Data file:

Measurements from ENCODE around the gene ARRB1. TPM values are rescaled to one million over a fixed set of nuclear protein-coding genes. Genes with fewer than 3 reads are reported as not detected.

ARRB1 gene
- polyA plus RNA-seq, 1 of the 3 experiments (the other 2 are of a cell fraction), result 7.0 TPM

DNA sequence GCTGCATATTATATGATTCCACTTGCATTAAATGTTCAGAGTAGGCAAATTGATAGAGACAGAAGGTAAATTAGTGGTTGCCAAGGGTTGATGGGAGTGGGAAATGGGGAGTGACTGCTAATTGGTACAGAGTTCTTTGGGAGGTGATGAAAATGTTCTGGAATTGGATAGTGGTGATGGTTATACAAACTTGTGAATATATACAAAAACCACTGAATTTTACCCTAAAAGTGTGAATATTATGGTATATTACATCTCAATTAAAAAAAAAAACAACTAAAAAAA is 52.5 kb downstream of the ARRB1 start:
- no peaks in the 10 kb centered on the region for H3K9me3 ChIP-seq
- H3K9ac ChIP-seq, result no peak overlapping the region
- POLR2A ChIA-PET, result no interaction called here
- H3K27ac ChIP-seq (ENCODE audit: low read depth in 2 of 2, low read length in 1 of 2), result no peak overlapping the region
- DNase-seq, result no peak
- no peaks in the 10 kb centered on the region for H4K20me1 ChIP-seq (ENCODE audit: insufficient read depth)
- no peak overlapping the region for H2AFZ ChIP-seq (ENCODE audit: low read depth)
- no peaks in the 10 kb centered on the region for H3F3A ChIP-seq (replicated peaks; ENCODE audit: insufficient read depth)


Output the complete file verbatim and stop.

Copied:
Measurements from ENCODE around the gene ARRB1. TPM values are rescaled to one million over a fixed set of nuclear protein-coding genes. Genes with fewer than 3 reads are reported as not detected.

ARRB1 gene
- polyA plus RNA-seq, 1 of the 3 experiments (the other 2 are of a cell fraction), result 7.0 TPM

DNA sequence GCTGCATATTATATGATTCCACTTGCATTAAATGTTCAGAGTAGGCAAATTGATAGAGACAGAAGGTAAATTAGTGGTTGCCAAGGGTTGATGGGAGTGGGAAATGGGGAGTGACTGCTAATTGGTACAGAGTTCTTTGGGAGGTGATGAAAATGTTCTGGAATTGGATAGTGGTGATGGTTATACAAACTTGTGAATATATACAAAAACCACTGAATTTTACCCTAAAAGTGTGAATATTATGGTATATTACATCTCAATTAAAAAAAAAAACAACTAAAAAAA is 52.5 kb downstream of the ARRB1 start:
- no peaks in the 10 kb centered on the region for H3K9me3 ChIP-seq
- H3K9ac ChIP-seq, result no peak overlapping the region
- POLR2A ChIA-PET, result no interaction called here
- H3K27ac ChIP-seq (ENCODE audit: low read depth in 2 of 2, low read length in 1 of 2), result no peak overlapping the region
- DNase-seq, result no peak
- no peaks in the 10 kb centered on the region for H4K20me1 ChIP-seq (ENCODE audit: insufficient read depth)
- no peak overlapping the region for H2AFZ ChIP-seq (ENCODE audit: low read depth)
- no peaks in the 10 kb centered on the region for H3F3A ChIP-seq (replicated peaks; ENCODE audit: insufficient read depth)